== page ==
Pain – A Central Phenomenon of Human Existence in the Context of the Committed Genocide against Bosniaks in Srebrenica Cover Image

Bol – centralni fenomen ljudske egzistencije u kontekstu počinjenog genocida nad Bošnjacima u Srebrenici
Pain – A Central Phenomenon of Human Existence in the Context of the Committed Genocide against Bosniaks in Srebrenica

Author(s): Rasim Muratović, Ermin Kuka
Subject(s): Social Philosophy, Local History / Microhistory, Victimology, Transformation Period (1990 - 2010), Philosophy of History
Published by: Institut za istraživanje zločina protiv čovječnosti i međunarodnog prava Univerziteta u Sarajevu
Keywords: pain; torture; evil; sadism; victim; culture; Srebrenica;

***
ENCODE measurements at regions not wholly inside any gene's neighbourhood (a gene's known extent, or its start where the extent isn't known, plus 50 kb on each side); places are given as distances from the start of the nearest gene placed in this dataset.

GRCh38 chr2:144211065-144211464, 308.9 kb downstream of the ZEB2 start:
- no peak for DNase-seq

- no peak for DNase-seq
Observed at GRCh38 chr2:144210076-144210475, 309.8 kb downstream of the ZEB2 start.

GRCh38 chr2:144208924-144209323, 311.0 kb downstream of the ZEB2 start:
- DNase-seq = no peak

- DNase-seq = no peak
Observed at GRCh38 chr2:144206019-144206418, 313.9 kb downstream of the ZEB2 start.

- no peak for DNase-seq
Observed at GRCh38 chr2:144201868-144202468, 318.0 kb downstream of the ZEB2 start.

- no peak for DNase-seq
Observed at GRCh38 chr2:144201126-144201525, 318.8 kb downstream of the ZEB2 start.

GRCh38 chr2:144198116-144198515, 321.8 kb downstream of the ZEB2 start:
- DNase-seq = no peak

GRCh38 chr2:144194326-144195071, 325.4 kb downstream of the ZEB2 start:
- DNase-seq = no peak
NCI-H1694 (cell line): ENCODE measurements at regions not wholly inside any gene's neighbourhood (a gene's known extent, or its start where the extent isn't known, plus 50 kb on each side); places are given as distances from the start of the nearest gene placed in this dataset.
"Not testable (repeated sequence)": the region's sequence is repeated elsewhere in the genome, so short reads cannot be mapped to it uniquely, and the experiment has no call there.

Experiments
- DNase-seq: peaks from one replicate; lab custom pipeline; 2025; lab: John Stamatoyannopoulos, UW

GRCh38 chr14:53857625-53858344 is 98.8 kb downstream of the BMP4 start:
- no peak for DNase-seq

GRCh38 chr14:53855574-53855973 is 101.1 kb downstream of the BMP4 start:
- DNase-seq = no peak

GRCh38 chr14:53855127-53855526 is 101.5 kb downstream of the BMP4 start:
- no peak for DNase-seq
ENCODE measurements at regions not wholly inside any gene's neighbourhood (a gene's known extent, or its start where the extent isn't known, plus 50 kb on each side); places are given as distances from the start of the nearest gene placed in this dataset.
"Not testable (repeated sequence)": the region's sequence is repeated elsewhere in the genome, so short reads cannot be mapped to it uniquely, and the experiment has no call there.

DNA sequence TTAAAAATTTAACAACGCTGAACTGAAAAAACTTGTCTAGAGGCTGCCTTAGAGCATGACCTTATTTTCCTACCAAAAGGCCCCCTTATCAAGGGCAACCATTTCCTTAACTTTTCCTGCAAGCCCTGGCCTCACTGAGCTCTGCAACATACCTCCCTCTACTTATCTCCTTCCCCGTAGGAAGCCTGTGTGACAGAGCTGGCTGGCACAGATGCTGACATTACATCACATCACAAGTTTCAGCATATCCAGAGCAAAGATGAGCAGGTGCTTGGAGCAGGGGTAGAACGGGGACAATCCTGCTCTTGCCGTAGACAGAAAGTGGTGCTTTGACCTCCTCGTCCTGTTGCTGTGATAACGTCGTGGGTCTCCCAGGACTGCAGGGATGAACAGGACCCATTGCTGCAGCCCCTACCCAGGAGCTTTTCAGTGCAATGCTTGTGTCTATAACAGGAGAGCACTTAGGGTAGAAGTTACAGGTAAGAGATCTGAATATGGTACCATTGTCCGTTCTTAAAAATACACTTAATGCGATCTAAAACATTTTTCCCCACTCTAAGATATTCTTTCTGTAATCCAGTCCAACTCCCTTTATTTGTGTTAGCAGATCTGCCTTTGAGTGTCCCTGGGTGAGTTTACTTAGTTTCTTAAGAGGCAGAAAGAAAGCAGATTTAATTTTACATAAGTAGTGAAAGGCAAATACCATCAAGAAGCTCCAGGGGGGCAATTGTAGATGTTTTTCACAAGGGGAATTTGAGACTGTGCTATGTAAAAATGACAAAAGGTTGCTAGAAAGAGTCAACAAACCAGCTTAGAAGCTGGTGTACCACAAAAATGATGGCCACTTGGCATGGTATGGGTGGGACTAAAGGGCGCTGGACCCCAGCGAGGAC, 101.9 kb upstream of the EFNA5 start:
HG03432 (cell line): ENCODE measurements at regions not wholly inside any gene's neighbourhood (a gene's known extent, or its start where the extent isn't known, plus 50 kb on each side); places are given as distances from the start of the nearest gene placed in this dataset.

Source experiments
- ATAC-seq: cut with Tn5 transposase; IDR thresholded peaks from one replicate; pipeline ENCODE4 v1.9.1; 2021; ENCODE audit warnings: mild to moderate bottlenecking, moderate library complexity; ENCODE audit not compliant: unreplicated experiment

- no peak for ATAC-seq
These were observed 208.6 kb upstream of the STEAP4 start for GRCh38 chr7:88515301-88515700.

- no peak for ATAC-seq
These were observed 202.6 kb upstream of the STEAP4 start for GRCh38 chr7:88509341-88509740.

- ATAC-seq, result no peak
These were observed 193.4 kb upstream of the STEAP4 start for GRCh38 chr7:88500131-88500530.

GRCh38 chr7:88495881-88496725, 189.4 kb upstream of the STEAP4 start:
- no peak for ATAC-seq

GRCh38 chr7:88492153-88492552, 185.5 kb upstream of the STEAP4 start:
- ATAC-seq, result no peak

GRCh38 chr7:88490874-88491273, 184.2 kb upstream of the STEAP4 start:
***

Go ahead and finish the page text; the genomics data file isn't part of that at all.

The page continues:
Summary/Abstract: Many will claim that life without pain is not a life. Yet, pain makes life so much harder to bear. In its fullness, pain takes life away from the present moment leading it into a longing for a time of its absence (even if this would mean the end of life itself). If life is defined by pain is it worth living? After all, we may not be experiencing pain in every moment but every moment carries a potentiality for pain. While its presence may vary from person to person, we all share this intimate exposure and vulnerability to pain and it is part of what defines us as humans. How we deal with pain on an individual level is not entirely in our control. Culture and the society we are embedded in provide us with the vocabulary for communicating pain and the stance on its value. The question then arises: How do we treat pain on a cultural and individual level? Bodily, sensory pain is perceived spontaneously, directly. Our bodies and their senses make us vulnerable to pain as well as susceptible to the pleasures of its opposites. Pain is defined as exclusively negative making our attitude one of resistance and the desire to be rid of it. This is, in itself, a result of a historically and culturally shaped vision. Simultaneously with avoiding it, however, we encourage and stimulate it, we seek it and it fascinates us. In any case, there is no indifference in or towards pain. When we are the ones inflicting it (torture, sadism), usually we seek explanations and further insight into this behavior. This paper aims to provide this insight. Torture and sadism, extreme forms of inflicting pain, were one of the instruments of committing genocide of Bosniaks in Srebrenica, July 1995. Our general conclusion is that pain, especially in its extreme form, cannot be perceived as anything other than pure negativity of human suffering.